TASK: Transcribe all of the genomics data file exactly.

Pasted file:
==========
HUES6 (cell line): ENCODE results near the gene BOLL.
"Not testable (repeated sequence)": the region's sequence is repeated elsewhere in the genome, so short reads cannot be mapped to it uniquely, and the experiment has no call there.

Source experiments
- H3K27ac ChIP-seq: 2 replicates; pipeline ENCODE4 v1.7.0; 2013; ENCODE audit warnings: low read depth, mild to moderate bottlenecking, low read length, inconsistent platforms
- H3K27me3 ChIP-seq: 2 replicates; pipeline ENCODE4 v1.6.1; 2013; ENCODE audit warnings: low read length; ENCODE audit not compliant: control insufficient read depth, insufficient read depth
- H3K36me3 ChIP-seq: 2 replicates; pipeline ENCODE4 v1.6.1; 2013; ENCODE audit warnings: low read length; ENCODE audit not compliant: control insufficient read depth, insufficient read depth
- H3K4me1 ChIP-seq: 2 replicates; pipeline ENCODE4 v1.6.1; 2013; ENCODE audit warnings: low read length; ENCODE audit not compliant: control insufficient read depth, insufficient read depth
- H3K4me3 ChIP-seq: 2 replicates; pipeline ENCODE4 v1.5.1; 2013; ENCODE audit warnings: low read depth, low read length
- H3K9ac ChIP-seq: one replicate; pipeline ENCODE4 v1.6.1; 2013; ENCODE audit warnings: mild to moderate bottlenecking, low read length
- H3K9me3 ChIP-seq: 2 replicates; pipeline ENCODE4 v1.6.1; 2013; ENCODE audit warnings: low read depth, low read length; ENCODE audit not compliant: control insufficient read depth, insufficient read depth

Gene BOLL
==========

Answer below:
HUES6 (cell line): ENCODE results near the gene BOLL.
"Not testable (repeated sequence)": the region's sequence is repeated elsewhere in the genome, so short reads cannot be mapped to it uniquely, and the experiment has no call there.

Source experiments
- H3K27ac ChIP-seq: 2 replicates; pipeline ENCODE4 v1.7.0; 2013; ENCODE audit warnings: low read depth, mild to moderate bottlenecking, low read length, inconsistent platforms
- H3K27me3 ChIP-seq: 2 replicates; pipeline ENCODE4 v1.6.1; 2013; ENCODE audit warnings: low read length; ENCODE audit not compliant: control insufficient read depth, insufficient read depth
- H3K36me3 ChIP-seq: 2 replicates; pipeline ENCODE4 v1.6.1; 2013; ENCODE audit warnings: low read length; ENCODE audit not compliant: control insufficient read depth, insufficient read depth
- H3K4me1 ChIP-seq: 2 replicates; pipeline ENCODE4 v1.6.1; 2013; ENCODE audit warnings: low read length; ENCODE audit not compliant: control insufficient read depth, insufficient read depth
- H3K4me3 ChIP-seq: 2 replicates; pipeline ENCODE4 v1.5.1; 2013; ENCODE audit warnings: low read depth, low read length
- H3K9ac ChIP-seq: one replicate; pipeline ENCODE4 v1.6.1; 2013; ENCODE audit warnings: mild to moderate bottlenecking, low read length
- H3K9me3 ChIP-seq: 2 replicates; pipeline ENCODE4 v1.6.1; 2013; ENCODE audit warnings: low read depth, low read length; ENCODE audit not compliant: control insufficient read depth, insufficient read depth

Gene BOLL